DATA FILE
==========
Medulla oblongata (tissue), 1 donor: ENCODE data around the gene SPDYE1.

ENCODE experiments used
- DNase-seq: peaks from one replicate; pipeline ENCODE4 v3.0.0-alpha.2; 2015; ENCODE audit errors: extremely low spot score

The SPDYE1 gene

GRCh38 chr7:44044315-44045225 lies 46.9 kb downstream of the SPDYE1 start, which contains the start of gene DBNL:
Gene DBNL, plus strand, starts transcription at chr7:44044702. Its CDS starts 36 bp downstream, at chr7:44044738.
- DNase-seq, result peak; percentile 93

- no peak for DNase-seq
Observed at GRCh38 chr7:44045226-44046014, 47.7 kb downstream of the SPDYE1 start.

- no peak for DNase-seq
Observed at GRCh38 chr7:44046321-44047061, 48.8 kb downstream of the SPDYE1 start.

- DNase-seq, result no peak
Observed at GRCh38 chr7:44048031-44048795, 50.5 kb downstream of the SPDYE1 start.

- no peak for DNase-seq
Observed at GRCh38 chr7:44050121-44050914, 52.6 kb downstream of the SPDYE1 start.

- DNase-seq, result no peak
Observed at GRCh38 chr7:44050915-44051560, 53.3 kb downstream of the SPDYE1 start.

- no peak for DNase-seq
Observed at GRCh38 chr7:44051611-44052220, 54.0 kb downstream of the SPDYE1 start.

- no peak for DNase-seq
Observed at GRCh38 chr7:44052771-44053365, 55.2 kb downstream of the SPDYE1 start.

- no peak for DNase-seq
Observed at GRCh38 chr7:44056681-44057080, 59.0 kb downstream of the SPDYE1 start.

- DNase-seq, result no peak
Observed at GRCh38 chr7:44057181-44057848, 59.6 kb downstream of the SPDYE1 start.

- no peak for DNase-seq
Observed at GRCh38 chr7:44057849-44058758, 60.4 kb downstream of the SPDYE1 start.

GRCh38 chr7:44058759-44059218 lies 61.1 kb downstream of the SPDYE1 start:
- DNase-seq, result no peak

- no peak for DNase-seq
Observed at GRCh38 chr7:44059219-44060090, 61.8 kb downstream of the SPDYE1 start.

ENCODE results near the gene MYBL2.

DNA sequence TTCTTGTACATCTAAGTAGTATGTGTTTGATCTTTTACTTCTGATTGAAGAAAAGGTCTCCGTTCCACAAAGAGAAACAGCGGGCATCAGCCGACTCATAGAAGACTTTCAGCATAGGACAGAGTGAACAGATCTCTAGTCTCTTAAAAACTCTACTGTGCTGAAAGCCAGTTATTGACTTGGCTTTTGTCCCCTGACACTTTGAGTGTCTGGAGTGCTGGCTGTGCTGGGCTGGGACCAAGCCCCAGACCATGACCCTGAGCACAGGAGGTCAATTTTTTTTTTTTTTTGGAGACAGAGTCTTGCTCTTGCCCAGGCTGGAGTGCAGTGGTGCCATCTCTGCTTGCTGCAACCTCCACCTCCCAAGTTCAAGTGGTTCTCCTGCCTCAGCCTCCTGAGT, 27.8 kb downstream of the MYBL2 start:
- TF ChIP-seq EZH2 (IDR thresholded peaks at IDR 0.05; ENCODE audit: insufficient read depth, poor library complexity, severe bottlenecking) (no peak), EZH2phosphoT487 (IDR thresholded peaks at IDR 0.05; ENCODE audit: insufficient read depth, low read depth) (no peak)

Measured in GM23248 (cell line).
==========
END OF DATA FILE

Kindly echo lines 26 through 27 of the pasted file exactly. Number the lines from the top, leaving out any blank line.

- no peak for DNase-seq
Observed at GRCh38 chr7:44057849-44058758, 60.4 kb downstream of the SPDYE1 start.